Pastoral Time Pastoral time is based on inter-disciplinary education whereby learners are enriched by purposeful and meaningful experiences with their pastoral teacher. The school champions inclusive involvement which helps students acquire an important sense of belonging as well as building their self-confidence. Through a wide range of activities including: Forest Schools, outdoor learning, sensory play and group skills, learning is tailored to the social and sensory needs of the individuals in the group. The PSHE Curriculum is delivered during pastoral time to encourage healthy lifestyles and help develop a sense of citizenship Pathways Going out into the community can be challenging for many of our students. Pathways in Primary encourages students to experience many local amenities, developing their road safety skills and their ability to communicate with a variety of people. Group skills are developed as students explore themes such as transport, leisure, navigation and shopping.
The Key Stage 3 curriculum continues the emphasis on a broad and balanced curriculum designed to further promote independence, literacy, numeracy, creativity and problem solving. Students are taught mostly in their pastoral base by their pastoral teacher but are introduced to a greater variety of teaching staff and a greater variety of specialised locations such as the Science Laboratory, Technology Rooms, Art Rooms and Music Rooms. Therapeutic input continues to inform the delivery of lessons, and teachers work flexibly to engage students, promote their curiosity, inspire their creativity and develop social skills. We believe in a three year Key Stage 3, to enable sufficient depth of learning to be provided within a broad range of subjects, to allow the future subject choice to be better informed. This is especially important for our cohort of students who may not have had a stable, full time education, prior to joining us English and Literacy We consolidate the written and spoken language skills developed in the Primary Curriculum. STEM Science in KS3 increases to three hours and aims to:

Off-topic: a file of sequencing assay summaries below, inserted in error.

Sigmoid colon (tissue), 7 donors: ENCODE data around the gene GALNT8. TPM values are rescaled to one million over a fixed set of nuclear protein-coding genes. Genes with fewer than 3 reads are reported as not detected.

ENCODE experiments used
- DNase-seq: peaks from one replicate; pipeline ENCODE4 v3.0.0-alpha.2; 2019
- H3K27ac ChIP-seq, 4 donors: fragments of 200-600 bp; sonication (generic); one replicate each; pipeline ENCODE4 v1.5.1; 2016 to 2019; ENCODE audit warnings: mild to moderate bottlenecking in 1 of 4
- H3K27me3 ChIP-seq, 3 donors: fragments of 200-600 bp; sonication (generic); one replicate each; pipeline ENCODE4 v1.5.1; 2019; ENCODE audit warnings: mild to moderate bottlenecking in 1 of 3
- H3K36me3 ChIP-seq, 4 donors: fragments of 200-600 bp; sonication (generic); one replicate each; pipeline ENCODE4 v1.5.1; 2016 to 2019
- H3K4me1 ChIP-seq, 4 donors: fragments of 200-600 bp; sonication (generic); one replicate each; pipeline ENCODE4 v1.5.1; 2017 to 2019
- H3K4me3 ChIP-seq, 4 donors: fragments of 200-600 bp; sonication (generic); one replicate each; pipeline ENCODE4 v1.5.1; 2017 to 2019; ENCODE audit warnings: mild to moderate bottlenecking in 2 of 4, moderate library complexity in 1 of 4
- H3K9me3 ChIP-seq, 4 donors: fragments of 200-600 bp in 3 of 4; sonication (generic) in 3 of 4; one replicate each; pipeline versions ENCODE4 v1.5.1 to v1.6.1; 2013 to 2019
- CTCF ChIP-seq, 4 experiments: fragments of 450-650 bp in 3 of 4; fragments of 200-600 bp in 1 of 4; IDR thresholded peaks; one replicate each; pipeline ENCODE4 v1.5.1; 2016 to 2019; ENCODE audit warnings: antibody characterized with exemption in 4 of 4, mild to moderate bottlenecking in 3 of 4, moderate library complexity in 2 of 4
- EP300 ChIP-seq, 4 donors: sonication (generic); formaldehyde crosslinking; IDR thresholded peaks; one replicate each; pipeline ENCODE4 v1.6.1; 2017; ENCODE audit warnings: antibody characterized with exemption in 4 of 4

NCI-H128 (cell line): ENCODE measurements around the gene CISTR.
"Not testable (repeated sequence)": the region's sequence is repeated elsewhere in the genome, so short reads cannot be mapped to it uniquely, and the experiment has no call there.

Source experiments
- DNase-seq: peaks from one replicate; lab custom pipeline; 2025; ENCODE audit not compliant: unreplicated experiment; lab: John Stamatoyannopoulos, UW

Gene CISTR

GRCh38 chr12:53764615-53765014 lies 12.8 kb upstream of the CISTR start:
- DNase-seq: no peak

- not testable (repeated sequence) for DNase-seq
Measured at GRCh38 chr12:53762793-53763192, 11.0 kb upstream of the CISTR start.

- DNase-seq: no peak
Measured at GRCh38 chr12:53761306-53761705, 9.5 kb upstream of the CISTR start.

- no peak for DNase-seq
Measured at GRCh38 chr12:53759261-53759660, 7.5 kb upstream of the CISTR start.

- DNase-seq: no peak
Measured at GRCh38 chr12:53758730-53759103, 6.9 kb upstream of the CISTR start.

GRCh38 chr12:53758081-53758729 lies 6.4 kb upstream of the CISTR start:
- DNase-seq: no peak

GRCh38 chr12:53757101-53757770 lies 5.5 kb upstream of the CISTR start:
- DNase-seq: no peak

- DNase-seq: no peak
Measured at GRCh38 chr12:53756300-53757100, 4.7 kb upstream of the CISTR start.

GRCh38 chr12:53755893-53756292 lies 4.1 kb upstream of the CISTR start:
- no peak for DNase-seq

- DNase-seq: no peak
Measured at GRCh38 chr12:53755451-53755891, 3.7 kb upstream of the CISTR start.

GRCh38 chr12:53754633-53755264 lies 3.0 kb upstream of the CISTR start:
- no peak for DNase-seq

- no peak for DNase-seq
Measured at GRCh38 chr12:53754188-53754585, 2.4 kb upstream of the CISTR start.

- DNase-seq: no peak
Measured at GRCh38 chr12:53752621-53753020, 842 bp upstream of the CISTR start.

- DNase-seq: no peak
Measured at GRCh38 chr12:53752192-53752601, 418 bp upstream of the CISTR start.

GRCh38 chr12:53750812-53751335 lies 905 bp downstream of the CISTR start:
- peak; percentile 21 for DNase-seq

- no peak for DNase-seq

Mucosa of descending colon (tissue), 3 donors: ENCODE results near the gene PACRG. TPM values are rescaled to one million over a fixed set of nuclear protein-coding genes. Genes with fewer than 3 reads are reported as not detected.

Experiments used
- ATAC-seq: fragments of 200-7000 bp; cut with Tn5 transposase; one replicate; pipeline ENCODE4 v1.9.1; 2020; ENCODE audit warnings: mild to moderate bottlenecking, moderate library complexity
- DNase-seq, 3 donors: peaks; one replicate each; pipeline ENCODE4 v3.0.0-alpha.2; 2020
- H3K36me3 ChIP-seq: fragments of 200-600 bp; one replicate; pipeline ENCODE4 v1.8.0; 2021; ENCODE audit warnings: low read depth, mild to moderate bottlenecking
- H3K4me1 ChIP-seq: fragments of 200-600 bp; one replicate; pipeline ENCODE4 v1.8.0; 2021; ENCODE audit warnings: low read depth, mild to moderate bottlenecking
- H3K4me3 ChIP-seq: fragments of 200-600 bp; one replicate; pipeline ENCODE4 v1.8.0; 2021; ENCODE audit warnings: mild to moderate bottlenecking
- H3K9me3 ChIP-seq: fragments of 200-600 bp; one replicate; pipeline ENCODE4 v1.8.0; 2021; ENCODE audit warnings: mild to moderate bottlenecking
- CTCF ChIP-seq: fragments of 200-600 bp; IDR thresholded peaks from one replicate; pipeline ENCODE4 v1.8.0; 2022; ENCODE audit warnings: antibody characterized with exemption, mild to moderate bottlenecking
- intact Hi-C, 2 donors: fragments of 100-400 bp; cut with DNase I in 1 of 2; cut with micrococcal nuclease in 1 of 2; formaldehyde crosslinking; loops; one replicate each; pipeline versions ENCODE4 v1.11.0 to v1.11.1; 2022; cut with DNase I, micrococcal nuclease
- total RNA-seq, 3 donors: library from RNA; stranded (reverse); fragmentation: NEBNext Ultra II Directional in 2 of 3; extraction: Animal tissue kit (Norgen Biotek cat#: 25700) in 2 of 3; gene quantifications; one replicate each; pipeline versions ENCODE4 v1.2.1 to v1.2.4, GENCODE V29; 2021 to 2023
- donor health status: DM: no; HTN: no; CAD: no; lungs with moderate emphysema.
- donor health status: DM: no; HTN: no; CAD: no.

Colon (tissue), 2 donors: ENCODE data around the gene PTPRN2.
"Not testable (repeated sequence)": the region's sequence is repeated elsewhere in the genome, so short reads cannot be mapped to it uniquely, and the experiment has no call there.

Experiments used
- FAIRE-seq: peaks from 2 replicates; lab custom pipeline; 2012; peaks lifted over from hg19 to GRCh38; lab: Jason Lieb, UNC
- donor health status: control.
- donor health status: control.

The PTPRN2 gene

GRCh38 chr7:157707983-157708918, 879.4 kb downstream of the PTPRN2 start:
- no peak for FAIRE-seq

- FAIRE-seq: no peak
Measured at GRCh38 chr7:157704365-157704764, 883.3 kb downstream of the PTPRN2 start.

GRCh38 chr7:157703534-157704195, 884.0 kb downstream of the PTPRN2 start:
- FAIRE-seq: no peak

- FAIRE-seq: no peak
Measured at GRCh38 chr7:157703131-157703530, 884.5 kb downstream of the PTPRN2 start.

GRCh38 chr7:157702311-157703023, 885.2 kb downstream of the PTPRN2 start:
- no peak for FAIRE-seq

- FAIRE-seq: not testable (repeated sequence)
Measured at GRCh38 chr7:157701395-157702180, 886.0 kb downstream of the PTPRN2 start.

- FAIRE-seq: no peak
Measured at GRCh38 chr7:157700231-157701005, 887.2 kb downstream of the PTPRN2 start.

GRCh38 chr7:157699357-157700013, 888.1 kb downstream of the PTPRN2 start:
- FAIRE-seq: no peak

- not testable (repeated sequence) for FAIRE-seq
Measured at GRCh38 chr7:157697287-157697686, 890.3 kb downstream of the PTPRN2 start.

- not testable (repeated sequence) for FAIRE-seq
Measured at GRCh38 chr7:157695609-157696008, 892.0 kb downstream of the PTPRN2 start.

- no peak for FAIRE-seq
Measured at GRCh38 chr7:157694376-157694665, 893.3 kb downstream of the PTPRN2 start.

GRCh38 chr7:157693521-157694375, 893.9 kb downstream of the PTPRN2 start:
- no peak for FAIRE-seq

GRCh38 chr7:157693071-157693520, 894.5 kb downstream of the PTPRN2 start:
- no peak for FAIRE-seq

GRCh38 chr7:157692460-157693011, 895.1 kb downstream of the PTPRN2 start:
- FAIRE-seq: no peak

Maths and Numeracy Maths in KS3 follows the National Curriculum and is designed to build upon the fundamental skills learned in Primary. Students extend the range of numbers they use in calculations, they investigate number patterns, shapes and different ways to display information. The KS3 curriculum encourages students to solve problems, to make links between different areas of maths and to use mathematics in other curriculum areas. Learning key vocabulary and developing working memory are also important Numeracy lessons focus on maintaining good number skills, provide opportunities for number games allow time for numeracy intervention work and challenge students to solve functional problems Pathways Students develop the knowledge, skills and confidence to become active members of the community. Communication skills and problem solving are developed whilst students are encouraged to widen their range of experiences and sense of wonder. Through a combination of visits and classroom based activities, students learn how to identify and access leisure facilities, travel with greater independence and learn the budgeting and homecare skills for independent living. Career pathways and further education are also studied